ABBEYFEALE HERITAGE TRAIL 2 – ‘The Liberator’ at Leahy’s Inn

1775 – 1847

A Heritage Plaque identifies the Building formally known as Leahy’s Inn where Daniel O’Connell – “The Liberator” – along with other members of his family was registered numerous times in old Business Records between 1836 and 1842. These accounts relate predominately to the hiring of horses and Drivers for their Carriages on various journeys to and from Dublin and their home in Derrynane in Co Kerry. There are also several letters by Daniel O’Connell and members of his family which were written to the Leahy family in Abbeyfeale informing them several days in advance of their travel arrangements and any requirements they may need when they arrived.

Daniel was a well-known Barrister and later an even more powerful Politician. He is best known for his campaign for “Catholic Emancipation” – the right of Irish Catholics to sit in Parliament, his opposition to “Tithes” – the payments by everyone in Ireland to the English Church, and his campaign for the “Repeal of the Union” – Ireland to be able govern itself. He is also known for shooting dead John D’Esterre in a duel in 1815 after refusing to apologise for comments he made about Dublin Corporation. Daniel died in 1847 aged 71. His heart is buried in Rome and his Body buried in Glasnevin Co Dublin.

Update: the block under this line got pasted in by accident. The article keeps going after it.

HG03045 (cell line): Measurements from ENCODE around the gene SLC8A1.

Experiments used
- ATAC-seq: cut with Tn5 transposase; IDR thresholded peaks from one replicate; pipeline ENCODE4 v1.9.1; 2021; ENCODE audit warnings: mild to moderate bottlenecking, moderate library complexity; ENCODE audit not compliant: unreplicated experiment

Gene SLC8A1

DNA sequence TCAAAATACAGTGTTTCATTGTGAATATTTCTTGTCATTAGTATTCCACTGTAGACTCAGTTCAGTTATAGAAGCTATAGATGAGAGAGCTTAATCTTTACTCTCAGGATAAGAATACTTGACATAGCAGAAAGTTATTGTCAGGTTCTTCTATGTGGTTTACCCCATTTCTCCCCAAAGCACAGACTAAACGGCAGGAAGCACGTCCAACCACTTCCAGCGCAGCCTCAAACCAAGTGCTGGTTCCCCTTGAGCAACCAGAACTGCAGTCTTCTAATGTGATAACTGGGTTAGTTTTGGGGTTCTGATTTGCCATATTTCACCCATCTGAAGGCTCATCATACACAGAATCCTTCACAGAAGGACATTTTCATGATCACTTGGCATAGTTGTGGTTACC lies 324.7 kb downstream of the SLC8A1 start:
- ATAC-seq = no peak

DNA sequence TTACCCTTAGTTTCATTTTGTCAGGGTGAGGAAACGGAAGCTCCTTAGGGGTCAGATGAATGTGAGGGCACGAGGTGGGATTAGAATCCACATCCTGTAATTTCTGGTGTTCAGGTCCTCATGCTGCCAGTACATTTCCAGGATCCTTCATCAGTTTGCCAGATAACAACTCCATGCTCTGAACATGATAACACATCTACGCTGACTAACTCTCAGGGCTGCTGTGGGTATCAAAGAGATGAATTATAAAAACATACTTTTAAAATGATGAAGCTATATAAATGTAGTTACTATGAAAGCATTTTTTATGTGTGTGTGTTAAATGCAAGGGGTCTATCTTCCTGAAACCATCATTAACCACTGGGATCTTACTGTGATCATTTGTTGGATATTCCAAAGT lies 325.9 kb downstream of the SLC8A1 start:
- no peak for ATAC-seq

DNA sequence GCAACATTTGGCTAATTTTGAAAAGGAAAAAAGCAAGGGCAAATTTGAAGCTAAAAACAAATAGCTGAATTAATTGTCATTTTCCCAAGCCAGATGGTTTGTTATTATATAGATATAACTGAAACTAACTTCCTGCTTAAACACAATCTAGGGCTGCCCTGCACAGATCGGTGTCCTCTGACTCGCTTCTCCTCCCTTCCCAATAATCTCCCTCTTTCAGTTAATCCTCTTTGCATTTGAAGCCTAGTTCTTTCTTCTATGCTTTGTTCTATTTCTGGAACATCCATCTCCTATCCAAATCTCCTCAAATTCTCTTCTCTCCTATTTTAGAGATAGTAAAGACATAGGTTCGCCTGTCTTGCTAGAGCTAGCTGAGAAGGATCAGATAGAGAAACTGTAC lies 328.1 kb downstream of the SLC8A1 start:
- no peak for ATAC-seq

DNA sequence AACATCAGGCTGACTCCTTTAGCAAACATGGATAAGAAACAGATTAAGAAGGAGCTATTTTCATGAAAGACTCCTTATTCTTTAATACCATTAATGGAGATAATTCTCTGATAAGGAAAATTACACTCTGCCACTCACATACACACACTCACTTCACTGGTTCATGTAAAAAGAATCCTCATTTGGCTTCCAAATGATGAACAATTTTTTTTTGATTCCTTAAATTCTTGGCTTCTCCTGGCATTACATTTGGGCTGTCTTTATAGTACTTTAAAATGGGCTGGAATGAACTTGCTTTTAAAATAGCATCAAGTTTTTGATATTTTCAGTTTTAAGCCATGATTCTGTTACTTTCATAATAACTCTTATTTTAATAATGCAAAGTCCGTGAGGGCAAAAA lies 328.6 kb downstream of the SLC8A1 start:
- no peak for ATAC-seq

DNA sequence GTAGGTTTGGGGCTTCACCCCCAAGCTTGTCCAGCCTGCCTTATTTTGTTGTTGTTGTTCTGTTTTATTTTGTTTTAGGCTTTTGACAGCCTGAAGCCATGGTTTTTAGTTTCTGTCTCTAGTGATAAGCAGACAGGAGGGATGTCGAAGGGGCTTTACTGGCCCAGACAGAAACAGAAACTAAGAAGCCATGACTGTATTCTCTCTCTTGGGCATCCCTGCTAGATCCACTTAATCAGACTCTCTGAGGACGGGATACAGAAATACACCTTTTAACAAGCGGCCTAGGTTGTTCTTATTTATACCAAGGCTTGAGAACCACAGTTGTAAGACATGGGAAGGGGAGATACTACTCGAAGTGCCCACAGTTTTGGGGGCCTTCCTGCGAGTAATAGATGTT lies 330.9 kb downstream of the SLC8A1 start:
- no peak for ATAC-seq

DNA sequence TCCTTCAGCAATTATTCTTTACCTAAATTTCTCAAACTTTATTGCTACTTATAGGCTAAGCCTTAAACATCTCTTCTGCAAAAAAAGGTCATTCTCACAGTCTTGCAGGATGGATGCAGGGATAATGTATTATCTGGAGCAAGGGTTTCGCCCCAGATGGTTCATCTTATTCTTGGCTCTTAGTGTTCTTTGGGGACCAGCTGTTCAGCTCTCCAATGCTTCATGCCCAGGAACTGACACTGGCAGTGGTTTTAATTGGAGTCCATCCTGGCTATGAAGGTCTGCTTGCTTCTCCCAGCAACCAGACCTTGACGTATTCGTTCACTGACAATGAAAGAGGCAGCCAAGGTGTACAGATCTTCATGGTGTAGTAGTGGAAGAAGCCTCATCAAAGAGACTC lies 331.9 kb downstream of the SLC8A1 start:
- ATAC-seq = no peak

Research & Design Maurice O’Connell 2017


via ABBEYFEALE HERITAGE TRAIL 2 – ‘The Liberator’ at Leahy’s Inn

ABBEYFEALE HERITAGE TRAIL 5 – Pat McAuliffe Stucco Artist

PAT Mc AULIFFE – Stucco Artist
1846 – 1921

A Heritage Plaque identifies the Building – traditionally known as W.D. O’Connor’s on Main Street which is deemed to be the finest example of work done by Stucco and Architectural Artist Pat McAuliffe. Not alone is it considered the most elaborate Celtic design of his lifetime but includes both Latin and Anglo-Saxon phrases to attract enquiring minds.

‘VITA BREVIS ARS LONGA’ (Life is short, Art is long) appears, at the top of the corner overlooking Main Street. Underneath is the Scrolled Text;
‘Hal, wes, bu folde, fira, Modor / beo, bu, grovende, on, Godes / fodre, grefylled, firum, to, nytte’ (‘Hail to thee, Earth, Mother of men / be fruitful in God’s embrace / filled with food for the use of men) which is an Anglo-Saxon agricultural fertility charm – perfect for a Market Town like Abbeyfeale.

Pat McAuliffe lived all his life in Listowel in Co Kerry. Without any formal training in art or design, he used his skills as a roofer and a plasterer to begin experimenting in the casting and moulding of concrete. Self-taught, he was considered a Master of his trade and decorated the facades of over 50 homes and businesses. Pat married Catherine Gleeson, had eight children and died in Listowel in 1921

Research & Design Maurice O’Connell 2017


via ABBEYFEALE HERITAGE TRAIL 5 – Pat McAuliffe Stucco Artist